A lire sur: Method 123
One of the holy grails of metrics is to be able to accurately capture the business value produced by a project. In some cases the value is obvious. For example, sales could increase, inventory levels could be reduced or fewer people may be needed in a process. However, in many projects, the business value can be difficult or impossible to quantify exactly.
Some common problems of measuring business value include:
The project produces soft benefits, such as improving client satisfaction or product quality.
The project involves infrastructure that is used by large groups of people. For instance, how much more productive will people be if you double the memory in their desktop computers? What is the quantifiable value provided with a new internal phone system? The fuzziness of these questions makes it hard to quantify a business benefit.
The project results in an increase in the amount of information people have available. It's hard to know exactly how the information gets leveraged to produce better decisions.
Things improve as a result of multiple projects over a period of time, but it is hard to know exactly how much value each project delivered.
The results are improvements that are hard to meaningfully roll-up to a measurable level. For instance, eliminating steps in a process. That process takes less time, but the time gets taken up by other work.
The best approach to determining the business value of a project is usually to look at a value proposition or Business Case that was completed before a project began. Look at how the benefits were quantified in this document to see if you can actually measure similar results when the project completes. If there are hard benefits identified, the metrics should be able to show how much value was delivered. If there were soft benefits identified, you will probably need to stick with anecdotal, survey and indirect evidence of the value provided.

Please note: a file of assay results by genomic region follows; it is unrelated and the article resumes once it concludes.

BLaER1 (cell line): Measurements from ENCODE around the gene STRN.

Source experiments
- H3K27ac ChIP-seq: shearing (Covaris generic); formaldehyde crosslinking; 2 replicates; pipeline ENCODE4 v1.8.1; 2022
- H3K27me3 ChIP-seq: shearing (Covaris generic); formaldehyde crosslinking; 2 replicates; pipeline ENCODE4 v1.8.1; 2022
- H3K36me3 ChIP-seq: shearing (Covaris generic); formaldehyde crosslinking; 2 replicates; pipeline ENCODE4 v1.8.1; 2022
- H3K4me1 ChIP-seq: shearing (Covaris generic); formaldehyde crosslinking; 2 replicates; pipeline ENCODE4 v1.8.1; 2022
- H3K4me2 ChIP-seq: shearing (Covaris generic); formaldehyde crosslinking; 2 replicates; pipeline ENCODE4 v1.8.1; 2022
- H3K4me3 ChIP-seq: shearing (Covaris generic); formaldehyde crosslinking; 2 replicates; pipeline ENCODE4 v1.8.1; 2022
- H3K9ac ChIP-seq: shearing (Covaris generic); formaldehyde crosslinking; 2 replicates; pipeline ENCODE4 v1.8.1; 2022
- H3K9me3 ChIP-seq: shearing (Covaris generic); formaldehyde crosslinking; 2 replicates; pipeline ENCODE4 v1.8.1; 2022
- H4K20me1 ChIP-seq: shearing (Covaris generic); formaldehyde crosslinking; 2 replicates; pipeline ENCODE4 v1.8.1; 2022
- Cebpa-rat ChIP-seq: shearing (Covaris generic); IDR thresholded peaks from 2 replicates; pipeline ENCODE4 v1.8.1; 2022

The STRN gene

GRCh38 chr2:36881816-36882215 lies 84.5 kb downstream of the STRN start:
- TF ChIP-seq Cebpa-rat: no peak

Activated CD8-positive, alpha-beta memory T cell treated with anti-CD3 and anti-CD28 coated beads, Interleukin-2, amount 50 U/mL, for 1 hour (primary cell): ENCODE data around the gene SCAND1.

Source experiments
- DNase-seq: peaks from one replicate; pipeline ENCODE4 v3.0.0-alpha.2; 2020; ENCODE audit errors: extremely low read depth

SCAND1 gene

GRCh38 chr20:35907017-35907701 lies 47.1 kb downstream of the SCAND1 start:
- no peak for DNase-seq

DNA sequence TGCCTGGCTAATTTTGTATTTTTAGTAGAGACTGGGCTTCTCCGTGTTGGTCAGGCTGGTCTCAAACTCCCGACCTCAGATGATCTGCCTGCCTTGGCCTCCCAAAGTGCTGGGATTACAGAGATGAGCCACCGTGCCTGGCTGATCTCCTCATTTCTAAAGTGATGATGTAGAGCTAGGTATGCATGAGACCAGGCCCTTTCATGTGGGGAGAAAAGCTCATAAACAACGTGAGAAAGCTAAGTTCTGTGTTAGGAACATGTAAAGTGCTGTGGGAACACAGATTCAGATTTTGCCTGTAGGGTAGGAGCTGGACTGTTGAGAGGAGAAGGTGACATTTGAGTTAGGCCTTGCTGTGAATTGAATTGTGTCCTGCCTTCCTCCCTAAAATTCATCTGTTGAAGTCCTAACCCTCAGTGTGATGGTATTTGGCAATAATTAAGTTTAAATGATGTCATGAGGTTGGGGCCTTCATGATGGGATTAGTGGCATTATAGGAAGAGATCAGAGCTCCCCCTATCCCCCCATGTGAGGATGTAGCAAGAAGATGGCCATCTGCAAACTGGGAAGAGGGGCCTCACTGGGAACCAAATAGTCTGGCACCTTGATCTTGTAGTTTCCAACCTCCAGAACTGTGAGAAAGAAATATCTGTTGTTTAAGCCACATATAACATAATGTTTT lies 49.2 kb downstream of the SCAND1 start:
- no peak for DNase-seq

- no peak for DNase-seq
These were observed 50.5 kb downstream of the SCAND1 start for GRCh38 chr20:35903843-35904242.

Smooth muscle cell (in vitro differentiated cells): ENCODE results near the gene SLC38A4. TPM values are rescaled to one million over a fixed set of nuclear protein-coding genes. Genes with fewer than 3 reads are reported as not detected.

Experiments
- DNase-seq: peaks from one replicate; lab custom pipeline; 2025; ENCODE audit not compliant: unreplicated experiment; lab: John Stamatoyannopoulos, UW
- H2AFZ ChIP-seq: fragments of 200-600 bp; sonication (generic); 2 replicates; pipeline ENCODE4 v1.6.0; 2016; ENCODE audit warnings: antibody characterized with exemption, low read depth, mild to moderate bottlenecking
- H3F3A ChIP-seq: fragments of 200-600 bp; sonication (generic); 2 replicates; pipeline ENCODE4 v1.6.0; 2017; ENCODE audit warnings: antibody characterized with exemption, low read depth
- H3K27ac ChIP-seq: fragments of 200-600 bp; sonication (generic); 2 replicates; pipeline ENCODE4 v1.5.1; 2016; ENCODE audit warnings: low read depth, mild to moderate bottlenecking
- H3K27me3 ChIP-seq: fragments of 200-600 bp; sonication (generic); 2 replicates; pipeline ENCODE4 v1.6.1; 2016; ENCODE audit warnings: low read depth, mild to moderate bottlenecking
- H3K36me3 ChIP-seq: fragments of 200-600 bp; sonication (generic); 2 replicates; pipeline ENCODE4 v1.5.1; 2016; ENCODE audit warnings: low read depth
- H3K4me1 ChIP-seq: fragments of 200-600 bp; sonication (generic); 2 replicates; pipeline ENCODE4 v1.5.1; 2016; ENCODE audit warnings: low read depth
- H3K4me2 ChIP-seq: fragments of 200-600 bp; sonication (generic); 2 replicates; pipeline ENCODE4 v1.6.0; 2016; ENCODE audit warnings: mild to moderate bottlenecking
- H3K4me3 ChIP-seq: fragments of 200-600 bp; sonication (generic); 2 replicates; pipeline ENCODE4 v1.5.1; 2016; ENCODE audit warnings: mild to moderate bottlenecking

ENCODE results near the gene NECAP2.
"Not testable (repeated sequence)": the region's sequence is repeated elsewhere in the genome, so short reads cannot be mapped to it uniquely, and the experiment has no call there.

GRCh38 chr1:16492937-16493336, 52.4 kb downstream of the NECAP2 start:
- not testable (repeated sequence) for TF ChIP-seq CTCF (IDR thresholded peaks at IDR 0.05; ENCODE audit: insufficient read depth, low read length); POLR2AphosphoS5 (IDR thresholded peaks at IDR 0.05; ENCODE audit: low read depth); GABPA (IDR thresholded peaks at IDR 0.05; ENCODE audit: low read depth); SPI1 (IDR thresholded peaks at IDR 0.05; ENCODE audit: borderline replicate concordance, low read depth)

The benefits of the project typically do not start until the project is completed, so these must be captured after the fact. At that point the project team has usually disbanded. Therefore, the customer organization (the organization gaining the value of the project) should take the lead on capturing the follow-up metrics to validate the business value.
The business value of the project should be measured for as long as the benefit payback period in the Business Case. For example, if the Business Case benefits were proposed over three years, the value of the project solution should be measured over three years to see if the proposed benefit was achieved.